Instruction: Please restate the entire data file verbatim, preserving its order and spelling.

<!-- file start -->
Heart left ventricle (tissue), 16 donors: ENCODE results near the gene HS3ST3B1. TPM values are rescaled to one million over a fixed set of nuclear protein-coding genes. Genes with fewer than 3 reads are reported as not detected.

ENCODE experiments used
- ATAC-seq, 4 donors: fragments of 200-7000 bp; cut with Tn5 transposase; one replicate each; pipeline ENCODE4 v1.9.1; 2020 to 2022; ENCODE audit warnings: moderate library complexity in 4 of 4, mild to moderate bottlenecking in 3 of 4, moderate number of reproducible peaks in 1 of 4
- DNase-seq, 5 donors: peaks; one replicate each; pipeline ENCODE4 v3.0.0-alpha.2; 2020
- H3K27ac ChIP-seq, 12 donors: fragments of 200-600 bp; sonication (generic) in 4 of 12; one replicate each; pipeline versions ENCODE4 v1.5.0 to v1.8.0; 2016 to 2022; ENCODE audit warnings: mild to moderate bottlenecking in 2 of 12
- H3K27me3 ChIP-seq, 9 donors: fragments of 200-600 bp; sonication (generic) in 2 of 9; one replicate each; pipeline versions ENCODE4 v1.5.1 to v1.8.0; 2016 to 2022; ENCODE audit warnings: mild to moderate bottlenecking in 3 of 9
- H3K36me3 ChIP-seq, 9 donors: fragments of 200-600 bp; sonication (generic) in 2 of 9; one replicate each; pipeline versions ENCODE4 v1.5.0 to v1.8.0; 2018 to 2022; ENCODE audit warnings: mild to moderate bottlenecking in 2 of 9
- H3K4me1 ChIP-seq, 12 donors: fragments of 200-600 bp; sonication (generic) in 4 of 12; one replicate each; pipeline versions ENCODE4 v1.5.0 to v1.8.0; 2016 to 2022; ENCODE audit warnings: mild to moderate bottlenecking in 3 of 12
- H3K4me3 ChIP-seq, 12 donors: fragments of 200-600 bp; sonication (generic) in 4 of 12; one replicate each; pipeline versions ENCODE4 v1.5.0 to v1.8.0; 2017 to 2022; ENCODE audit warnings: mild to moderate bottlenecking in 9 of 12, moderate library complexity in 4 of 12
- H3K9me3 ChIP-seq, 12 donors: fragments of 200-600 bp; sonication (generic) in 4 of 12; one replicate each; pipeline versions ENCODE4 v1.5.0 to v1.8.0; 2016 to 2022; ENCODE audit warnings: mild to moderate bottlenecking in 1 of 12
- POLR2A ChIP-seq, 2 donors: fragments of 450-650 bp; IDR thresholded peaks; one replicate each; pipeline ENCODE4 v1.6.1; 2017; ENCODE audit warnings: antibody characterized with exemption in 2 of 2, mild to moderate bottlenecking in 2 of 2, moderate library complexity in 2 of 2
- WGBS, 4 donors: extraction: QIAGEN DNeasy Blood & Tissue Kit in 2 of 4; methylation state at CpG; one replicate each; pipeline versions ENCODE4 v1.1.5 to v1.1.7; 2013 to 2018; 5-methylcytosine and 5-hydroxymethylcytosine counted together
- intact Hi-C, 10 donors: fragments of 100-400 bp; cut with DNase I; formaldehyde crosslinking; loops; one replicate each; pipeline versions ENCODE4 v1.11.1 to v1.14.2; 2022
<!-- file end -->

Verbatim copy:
Heart left ventricle (tissue), 16 donors: ENCODE results near the gene HS3ST3B1. TPM values are rescaled to one million over a fixed set of nuclear protein-coding genes. Genes with fewer than 3 reads are reported as not detected.

ENCODE experiments used
- ATAC-seq, 4 donors: fragments of 200-7000 bp; cut with Tn5 transposase; one replicate each; pipeline ENCODE4 v1.9.1; 2020 to 2022; ENCODE audit warnings: moderate library complexity in 4 of 4, mild to moderate bottlenecking in 3 of 4, moderate number of reproducible peaks in 1 of 4
- DNase-seq, 5 donors: peaks; one replicate each; pipeline ENCODE4 v3.0.0-alpha.2; 2020
- H3K27ac ChIP-seq, 12 donors: fragments of 200-600 bp; sonication (generic) in 4 of 12; one replicate each; pipeline versions ENCODE4 v1.5.0 to v1.8.0; 2016 to 2022; ENCODE audit warnings: mild to moderate bottlenecking in 2 of 12
- H3K27me3 ChIP-seq, 9 donors: fragments of 200-600 bp; sonication (generic) in 2 of 9; one replicate each; pipeline versions ENCODE4 v1.5.1 to v1.8.0; 2016 to 2022; ENCODE audit warnings: mild to moderate bottlenecking in 3 of 9
- H3K36me3 ChIP-seq, 9 donors: fragments of 200-600 bp; sonication (generic) in 2 of 9; one replicate each; pipeline versions ENCODE4 v1.5.0 to v1.8.0; 2018 to 2022; ENCODE audit warnings: mild to moderate bottlenecking in 2 of 9
- H3K4me1 ChIP-seq, 12 donors: fragments of 200-600 bp; sonication (generic) in 4 of 12; one replicate each; pipeline versions ENCODE4 v1.5.0 to v1.8.0; 2016 to 2022; ENCODE audit warnings: mild to moderate bottlenecking in 3 of 12
- H3K4me3 ChIP-seq, 12 donors: fragments of 200-600 bp; sonication (generic) in 4 of 12; one replicate each; pipeline versions ENCODE4 v1.5.0 to v1.8.0; 2017 to 2022; ENCODE audit warnings: mild to moderate bottlenecking in 9 of 12, moderate library complexity in 4 of 12
- H3K9me3 ChIP-seq, 12 donors: fragments of 200-600 bp; sonication (generic) in 4 of 12; one replicate each; pipeline versions ENCODE4 v1.5.0 to v1.8.0; 2016 to 2022; ENCODE audit warnings: mild to moderate bottlenecking in 1 of 12
- POLR2A ChIP-seq, 2 donors: fragments of 450-650 bp; IDR thresholded peaks; one replicate each; pipeline ENCODE4 v1.6.1; 2017; ENCODE audit warnings: antibody characterized with exemption in 2 of 2, mild to moderate bottlenecking in 2 of 2, moderate library complexity in 2 of 2
- WGBS, 4 donors: extraction: QIAGEN DNeasy Blood & Tissue Kit in 2 of 4; methylation state at CpG; one replicate each; pipeline versions ENCODE4 v1.1.5 to v1.1.7; 2013 to 2018; 5-methylcytosine and 5-hydroxymethylcytosine counted together
- intact Hi-C, 10 donors: fragments of 100-400 bp; cut with DNase I; formaldehyde crosslinking; loops; one replicate each; pipeline versions ENCODE4 v1.11.1 to v1.14.2; 2022